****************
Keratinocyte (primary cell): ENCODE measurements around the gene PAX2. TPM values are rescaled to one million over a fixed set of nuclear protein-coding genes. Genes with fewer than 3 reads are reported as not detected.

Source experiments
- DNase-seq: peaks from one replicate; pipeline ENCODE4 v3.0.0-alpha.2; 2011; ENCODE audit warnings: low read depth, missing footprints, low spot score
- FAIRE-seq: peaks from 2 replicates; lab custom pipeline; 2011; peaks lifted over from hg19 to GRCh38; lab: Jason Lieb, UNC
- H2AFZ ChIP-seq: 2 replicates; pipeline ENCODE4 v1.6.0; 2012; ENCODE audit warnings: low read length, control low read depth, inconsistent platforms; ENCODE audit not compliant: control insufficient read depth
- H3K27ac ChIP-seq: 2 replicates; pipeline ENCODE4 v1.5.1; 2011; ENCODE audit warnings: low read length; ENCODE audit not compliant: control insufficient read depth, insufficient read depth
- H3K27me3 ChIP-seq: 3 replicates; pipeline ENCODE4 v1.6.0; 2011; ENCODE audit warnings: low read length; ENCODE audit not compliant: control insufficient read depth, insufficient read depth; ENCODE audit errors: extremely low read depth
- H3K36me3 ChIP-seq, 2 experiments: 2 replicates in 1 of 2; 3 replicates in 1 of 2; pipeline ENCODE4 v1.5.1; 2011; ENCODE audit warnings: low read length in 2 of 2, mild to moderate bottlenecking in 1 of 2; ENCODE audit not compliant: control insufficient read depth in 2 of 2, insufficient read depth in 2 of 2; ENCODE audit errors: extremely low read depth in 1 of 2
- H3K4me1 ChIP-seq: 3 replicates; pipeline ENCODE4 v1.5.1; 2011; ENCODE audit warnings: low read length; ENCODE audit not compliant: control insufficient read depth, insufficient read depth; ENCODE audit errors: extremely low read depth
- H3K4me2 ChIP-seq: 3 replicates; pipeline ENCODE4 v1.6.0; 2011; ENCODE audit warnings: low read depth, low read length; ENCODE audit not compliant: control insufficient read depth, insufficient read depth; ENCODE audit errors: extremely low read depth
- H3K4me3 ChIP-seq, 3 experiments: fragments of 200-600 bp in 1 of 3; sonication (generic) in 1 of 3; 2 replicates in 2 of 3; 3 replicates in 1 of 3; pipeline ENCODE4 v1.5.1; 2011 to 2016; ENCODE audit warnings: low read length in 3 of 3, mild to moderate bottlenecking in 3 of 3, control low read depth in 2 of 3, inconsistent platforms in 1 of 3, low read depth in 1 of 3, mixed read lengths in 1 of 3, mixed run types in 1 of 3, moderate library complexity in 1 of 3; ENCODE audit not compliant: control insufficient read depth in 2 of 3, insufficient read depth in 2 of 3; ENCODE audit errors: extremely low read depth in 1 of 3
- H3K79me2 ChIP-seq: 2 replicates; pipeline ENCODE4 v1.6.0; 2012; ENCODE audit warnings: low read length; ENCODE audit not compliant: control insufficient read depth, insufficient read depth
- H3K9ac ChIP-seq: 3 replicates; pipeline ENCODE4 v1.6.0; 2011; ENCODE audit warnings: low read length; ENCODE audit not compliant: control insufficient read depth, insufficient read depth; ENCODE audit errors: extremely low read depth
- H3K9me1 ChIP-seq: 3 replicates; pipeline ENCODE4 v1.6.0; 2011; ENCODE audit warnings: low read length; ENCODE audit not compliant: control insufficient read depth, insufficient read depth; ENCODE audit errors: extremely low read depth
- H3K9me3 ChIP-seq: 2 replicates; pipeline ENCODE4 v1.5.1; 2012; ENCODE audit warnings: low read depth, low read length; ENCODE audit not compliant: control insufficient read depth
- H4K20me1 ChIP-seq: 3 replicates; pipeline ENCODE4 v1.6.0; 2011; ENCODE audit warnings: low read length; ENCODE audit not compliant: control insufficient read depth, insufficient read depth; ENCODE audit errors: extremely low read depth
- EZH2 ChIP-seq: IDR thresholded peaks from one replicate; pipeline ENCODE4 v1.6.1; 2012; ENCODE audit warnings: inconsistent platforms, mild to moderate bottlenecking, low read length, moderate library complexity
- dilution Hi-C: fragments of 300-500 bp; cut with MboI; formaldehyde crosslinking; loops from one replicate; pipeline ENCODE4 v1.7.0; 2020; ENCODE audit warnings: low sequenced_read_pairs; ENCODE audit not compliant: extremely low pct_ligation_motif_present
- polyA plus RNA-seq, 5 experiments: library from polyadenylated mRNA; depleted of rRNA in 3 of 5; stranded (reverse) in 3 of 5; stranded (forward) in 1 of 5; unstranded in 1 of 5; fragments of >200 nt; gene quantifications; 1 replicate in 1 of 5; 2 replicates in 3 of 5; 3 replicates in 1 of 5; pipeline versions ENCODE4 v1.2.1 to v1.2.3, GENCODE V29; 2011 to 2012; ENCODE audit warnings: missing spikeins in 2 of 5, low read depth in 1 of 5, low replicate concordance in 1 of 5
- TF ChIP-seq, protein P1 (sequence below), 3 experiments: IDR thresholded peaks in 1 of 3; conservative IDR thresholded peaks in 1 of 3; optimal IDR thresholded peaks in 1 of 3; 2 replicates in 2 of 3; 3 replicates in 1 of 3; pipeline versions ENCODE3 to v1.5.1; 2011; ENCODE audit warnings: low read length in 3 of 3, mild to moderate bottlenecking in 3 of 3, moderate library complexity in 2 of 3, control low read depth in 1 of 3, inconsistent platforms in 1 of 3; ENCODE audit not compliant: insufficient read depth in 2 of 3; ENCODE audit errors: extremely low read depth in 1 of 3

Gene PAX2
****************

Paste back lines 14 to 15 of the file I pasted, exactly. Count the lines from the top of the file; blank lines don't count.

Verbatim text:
- H3K9me1 ChIP-seq: 3 replicates; pipeline ENCODE4 v1.6.0; 2011; ENCODE audit warnings: low read length; ENCODE audit not compliant: control insufficient read depth, insufficient read depth; ENCODE audit errors: extremely low read depth
- H3K9me3 ChIP-seq: 2 replicates; pipeline ENCODE4 v1.5.1; 2012; ENCODE audit warnings: low read depth, low read length; ENCODE audit not compliant: control insufficient read depth